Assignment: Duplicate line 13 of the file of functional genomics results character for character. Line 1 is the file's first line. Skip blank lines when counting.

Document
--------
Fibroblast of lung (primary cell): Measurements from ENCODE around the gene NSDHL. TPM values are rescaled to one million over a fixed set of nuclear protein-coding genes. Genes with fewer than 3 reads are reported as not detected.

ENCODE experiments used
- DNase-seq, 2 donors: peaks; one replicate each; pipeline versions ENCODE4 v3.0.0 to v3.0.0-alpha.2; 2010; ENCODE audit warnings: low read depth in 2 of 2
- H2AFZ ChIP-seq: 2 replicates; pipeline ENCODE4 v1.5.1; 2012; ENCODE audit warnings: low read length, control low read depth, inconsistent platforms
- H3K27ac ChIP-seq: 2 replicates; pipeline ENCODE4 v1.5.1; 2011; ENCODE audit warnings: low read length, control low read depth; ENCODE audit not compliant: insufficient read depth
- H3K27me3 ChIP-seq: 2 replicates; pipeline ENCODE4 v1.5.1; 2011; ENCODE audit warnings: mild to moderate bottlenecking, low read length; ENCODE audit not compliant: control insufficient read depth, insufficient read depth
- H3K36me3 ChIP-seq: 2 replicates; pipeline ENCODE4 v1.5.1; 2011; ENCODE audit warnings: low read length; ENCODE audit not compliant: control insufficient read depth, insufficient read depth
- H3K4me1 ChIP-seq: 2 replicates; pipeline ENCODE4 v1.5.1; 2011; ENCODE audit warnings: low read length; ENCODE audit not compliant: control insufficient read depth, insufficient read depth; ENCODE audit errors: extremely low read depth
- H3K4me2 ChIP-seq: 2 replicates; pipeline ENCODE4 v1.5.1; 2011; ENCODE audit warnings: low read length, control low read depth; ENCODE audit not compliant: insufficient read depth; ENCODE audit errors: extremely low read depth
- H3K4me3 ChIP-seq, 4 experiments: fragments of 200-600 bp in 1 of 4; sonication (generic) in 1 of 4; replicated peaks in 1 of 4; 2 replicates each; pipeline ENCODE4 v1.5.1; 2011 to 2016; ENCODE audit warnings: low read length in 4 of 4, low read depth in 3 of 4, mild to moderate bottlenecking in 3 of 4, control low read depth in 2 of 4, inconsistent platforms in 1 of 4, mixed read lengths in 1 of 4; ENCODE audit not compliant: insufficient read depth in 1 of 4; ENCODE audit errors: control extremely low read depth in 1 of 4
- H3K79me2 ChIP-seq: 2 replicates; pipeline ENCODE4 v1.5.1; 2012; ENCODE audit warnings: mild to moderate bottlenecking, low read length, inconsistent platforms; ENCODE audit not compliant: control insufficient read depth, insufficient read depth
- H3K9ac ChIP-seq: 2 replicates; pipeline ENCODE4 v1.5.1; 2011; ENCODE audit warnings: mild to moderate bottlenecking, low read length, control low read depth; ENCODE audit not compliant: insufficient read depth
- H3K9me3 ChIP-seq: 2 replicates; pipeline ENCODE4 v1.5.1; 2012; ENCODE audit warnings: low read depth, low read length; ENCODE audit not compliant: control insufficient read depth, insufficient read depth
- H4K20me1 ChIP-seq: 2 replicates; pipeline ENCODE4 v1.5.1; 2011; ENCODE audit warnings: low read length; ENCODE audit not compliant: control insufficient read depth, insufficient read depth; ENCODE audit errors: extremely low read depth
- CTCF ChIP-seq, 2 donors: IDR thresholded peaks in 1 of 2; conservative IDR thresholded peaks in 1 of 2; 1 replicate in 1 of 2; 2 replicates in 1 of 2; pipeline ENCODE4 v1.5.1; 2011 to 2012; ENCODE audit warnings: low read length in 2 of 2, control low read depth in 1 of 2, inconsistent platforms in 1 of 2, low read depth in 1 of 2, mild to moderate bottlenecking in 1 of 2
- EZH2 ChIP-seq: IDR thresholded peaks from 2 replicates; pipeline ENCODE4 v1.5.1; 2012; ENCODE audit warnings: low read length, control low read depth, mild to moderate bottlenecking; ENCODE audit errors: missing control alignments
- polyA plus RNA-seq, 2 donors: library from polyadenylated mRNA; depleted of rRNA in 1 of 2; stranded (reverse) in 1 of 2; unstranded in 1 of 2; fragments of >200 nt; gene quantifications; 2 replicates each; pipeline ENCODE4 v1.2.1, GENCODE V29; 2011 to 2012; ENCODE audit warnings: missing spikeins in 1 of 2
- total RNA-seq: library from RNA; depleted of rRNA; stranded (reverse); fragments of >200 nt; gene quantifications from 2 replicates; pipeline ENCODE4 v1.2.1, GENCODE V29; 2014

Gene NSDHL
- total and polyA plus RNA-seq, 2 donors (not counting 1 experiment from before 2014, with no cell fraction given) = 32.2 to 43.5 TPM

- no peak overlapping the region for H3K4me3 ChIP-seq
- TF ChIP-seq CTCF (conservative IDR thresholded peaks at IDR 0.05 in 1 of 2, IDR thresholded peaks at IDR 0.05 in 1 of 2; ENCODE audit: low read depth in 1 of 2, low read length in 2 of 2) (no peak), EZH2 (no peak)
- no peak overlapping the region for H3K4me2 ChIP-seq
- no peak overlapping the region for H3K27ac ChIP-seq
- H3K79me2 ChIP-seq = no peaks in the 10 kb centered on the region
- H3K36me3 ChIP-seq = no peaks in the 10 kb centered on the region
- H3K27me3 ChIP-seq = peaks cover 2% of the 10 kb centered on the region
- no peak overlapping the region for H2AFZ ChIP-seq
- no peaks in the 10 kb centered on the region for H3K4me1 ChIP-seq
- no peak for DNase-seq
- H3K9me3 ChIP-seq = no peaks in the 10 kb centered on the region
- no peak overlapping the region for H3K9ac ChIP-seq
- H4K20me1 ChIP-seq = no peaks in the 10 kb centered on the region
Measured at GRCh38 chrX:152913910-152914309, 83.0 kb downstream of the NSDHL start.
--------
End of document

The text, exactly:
- H3K9me3 ChIP-seq: 2 replicates; pipeline ENCODE4 v1.5.1; 2012; ENCODE audit warnings: low read depth, low read length; ENCODE audit not compliant: control insufficient read depth, insufficient read depth